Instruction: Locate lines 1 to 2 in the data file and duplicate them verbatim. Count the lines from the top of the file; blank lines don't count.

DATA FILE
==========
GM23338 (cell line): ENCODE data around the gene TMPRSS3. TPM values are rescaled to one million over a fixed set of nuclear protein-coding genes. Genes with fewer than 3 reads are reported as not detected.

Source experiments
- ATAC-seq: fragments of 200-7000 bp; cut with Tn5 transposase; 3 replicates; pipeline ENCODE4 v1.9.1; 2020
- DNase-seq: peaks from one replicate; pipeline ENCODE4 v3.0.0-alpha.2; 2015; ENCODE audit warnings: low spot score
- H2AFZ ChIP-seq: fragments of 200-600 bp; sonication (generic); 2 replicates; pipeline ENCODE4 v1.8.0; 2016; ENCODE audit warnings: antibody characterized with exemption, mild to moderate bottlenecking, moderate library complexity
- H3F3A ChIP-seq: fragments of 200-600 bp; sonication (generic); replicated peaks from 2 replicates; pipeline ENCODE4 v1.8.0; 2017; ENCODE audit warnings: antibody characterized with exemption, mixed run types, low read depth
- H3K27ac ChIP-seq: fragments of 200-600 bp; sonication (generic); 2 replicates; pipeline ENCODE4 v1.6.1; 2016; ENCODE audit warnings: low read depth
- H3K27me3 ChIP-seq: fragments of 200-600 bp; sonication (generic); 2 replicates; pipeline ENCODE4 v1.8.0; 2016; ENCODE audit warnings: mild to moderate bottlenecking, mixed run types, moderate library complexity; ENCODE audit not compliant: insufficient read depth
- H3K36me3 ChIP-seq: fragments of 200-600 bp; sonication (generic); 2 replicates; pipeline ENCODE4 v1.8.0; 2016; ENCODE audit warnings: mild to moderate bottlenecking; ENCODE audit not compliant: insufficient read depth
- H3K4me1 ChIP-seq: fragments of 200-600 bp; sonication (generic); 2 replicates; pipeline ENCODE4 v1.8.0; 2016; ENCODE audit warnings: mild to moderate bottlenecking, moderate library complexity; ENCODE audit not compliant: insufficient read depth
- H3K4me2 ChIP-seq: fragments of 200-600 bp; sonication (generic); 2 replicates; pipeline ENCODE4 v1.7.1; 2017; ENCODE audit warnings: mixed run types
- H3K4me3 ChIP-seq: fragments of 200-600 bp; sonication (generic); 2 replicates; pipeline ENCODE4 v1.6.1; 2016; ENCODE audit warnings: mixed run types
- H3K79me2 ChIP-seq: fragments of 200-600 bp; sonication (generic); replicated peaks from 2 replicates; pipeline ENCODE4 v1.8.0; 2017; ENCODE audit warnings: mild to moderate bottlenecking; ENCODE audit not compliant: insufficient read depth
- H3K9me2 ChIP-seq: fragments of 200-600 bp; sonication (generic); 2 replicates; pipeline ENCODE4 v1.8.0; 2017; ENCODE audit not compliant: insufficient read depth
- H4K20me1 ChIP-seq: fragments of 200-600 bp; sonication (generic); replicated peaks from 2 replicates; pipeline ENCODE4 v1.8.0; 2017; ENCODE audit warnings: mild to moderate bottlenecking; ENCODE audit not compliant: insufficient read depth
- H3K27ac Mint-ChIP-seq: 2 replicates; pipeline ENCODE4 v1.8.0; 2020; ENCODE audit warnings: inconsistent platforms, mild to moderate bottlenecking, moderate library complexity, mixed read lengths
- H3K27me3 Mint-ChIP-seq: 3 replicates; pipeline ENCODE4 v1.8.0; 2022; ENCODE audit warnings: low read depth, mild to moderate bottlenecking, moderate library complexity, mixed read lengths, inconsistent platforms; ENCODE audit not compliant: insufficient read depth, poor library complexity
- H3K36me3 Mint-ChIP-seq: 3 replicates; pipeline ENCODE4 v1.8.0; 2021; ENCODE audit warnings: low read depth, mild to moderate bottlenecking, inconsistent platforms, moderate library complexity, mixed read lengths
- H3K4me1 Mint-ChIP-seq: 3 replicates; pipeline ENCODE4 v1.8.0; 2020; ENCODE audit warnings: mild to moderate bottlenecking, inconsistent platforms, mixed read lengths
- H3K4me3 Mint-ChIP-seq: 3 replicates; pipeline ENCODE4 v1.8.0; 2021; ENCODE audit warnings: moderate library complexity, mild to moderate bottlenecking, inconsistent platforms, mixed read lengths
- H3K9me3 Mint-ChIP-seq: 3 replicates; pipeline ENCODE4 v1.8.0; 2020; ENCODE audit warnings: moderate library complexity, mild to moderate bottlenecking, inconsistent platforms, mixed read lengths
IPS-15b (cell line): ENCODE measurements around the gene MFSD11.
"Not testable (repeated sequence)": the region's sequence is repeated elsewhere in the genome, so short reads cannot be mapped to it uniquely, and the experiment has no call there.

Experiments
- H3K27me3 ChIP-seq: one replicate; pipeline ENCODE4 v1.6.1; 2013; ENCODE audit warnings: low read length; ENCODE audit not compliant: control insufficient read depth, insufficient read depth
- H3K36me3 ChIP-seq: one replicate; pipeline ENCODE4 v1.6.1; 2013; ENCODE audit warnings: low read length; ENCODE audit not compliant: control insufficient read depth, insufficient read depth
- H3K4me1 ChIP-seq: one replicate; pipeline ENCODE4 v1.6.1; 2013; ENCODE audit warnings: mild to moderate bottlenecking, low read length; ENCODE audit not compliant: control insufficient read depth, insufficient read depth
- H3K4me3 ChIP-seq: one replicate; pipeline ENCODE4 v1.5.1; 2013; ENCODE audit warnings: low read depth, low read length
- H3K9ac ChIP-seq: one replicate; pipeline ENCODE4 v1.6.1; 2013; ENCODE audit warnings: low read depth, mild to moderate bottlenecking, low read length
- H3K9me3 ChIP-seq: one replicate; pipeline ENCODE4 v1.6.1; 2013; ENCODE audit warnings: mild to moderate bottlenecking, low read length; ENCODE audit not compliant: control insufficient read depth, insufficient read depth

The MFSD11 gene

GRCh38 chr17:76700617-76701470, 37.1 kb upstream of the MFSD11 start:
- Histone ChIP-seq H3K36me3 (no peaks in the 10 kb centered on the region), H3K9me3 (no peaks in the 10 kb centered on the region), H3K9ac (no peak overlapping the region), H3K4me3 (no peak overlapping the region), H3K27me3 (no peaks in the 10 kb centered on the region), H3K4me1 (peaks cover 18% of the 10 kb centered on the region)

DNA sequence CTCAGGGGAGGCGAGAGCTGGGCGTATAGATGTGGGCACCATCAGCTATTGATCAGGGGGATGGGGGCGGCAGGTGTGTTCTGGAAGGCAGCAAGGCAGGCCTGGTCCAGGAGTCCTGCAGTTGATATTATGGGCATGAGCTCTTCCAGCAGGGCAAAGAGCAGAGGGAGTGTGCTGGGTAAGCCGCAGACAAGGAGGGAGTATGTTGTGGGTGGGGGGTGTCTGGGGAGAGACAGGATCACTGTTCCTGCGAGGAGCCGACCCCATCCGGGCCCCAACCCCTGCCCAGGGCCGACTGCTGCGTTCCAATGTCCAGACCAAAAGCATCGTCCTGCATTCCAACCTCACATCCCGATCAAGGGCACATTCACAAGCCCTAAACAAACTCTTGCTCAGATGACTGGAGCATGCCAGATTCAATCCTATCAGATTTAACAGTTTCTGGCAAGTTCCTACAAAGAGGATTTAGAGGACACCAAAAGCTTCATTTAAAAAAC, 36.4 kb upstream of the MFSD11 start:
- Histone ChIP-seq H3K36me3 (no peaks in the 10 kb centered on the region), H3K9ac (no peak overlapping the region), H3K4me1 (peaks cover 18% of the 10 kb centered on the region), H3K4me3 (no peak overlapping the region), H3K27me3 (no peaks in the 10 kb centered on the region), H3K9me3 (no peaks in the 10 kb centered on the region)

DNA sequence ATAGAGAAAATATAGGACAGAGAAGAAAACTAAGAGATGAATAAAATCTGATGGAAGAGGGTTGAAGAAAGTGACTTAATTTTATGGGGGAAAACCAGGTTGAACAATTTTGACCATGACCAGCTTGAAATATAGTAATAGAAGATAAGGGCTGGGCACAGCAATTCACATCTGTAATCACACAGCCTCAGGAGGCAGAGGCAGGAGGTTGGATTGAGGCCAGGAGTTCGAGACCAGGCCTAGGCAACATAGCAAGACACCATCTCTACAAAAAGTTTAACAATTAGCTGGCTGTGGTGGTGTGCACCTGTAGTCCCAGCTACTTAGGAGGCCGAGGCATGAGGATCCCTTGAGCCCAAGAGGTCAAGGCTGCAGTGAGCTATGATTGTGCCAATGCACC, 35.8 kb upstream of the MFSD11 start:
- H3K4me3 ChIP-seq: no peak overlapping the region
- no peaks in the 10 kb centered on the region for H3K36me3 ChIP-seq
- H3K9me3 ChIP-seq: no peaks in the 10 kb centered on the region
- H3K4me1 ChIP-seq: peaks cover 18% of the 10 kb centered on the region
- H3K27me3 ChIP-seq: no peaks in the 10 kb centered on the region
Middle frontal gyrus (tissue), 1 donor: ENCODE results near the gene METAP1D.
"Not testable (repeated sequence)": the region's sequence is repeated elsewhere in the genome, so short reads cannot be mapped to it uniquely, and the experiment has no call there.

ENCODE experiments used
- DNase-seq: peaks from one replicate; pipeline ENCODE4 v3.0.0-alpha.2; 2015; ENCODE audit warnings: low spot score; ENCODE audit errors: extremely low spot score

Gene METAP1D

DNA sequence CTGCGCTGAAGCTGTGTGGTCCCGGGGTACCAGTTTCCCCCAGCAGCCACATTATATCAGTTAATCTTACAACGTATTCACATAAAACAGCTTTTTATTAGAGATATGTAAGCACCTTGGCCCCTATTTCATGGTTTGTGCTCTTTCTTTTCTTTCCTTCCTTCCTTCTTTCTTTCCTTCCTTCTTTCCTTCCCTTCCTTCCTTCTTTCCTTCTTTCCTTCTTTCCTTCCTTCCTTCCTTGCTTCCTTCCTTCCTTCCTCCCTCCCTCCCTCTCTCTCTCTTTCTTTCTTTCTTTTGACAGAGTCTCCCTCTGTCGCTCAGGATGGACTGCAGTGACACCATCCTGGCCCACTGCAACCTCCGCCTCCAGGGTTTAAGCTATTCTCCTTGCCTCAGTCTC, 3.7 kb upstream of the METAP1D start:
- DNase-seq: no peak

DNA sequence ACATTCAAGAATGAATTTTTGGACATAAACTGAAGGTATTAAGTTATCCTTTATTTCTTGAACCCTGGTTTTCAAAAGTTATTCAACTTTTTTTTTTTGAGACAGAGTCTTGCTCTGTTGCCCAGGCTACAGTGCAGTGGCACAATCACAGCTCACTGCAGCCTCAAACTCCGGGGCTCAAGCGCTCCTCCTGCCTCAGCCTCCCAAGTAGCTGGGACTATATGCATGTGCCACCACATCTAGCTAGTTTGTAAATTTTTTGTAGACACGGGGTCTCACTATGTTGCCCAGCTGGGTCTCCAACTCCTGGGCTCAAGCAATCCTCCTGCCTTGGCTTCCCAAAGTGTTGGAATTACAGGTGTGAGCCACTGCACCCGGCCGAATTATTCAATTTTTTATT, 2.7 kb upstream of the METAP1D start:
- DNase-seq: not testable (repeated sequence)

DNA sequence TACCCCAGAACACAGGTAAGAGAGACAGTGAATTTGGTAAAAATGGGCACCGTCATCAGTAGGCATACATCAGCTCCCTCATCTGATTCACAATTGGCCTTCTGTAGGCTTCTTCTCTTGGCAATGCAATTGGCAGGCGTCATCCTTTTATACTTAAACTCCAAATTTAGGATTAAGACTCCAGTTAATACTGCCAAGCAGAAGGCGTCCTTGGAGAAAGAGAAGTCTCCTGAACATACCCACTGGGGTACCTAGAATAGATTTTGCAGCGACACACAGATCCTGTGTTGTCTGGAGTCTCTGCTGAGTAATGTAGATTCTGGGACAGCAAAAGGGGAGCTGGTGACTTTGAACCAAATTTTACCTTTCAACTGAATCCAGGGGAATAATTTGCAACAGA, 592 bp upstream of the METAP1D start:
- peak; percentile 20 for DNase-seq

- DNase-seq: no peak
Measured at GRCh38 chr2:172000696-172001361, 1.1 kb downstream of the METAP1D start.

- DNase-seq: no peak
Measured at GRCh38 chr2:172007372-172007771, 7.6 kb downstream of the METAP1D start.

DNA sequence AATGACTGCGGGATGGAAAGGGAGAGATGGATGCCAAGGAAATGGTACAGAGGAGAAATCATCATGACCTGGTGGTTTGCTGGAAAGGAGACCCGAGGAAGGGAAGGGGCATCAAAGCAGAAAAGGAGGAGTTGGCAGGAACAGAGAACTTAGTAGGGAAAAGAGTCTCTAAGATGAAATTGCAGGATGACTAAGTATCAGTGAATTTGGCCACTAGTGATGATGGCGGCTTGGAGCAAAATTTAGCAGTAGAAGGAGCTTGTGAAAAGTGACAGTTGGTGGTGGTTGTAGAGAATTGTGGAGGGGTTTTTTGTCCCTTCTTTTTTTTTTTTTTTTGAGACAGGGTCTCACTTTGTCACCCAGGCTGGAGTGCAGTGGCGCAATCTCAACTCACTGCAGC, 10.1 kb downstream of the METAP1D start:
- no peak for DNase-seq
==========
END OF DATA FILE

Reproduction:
GM23338 (cell line): ENCODE data around the gene TMPRSS3. TPM values are rescaled to one million over a fixed set of nuclear protein-coding genes. Genes with fewer than 3 reads are reported as not detected.

Source experiments